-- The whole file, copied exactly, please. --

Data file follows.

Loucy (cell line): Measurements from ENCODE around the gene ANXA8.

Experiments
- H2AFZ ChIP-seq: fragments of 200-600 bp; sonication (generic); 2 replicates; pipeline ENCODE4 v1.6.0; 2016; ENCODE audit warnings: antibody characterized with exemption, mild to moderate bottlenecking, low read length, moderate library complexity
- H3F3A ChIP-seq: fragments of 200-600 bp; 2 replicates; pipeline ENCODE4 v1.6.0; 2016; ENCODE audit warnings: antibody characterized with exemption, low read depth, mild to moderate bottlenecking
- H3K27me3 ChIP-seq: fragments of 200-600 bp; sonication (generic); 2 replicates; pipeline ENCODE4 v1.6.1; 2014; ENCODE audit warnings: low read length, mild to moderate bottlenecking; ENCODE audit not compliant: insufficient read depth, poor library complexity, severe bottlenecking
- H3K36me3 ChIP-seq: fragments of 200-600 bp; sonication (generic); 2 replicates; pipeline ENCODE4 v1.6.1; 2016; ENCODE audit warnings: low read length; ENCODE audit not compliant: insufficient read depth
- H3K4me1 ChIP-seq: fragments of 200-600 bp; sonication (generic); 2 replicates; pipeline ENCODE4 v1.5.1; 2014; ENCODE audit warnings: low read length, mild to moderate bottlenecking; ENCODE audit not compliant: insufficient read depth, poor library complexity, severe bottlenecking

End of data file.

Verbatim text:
Loucy (cell line): Measurements from ENCODE around the gene ANXA8.

Experiments
- H2AFZ ChIP-seq: fragments of 200-600 bp; sonication (generic); 2 replicates; pipeline ENCODE4 v1.6.0; 2016; ENCODE audit warnings: antibody characterized with exemption, mild to moderate bottlenecking, low read length, moderate library complexity
- H3F3A ChIP-seq: fragments of 200-600 bp; 2 replicates; pipeline ENCODE4 v1.6.0; 2016; ENCODE audit warnings: antibody characterized with exemption, low read depth, mild to moderate bottlenecking
- H3K27me3 ChIP-seq: fragments of 200-600 bp; sonication (generic); 2 replicates; pipeline ENCODE4 v1.6.1; 2014; ENCODE audit warnings: low read length, mild to moderate bottlenecking; ENCODE audit not compliant: insufficient read depth, poor library complexity, severe bottlenecking
- H3K36me3 ChIP-seq: fragments of 200-600 bp; sonication (generic); 2 replicates; pipeline ENCODE4 v1.6.1; 2016; ENCODE audit warnings: low read length; ENCODE audit not compliant: insufficient read depth
- H3K4me1 ChIP-seq: fragments of 200-600 bp; sonication (generic); 2 replicates; pipeline ENCODE4 v1.5.1; 2014; ENCODE audit warnings: low read length, mild to moderate bottlenecking; ENCODE audit not compliant: insufficient read depth, poor library complexity, severe bottlenecking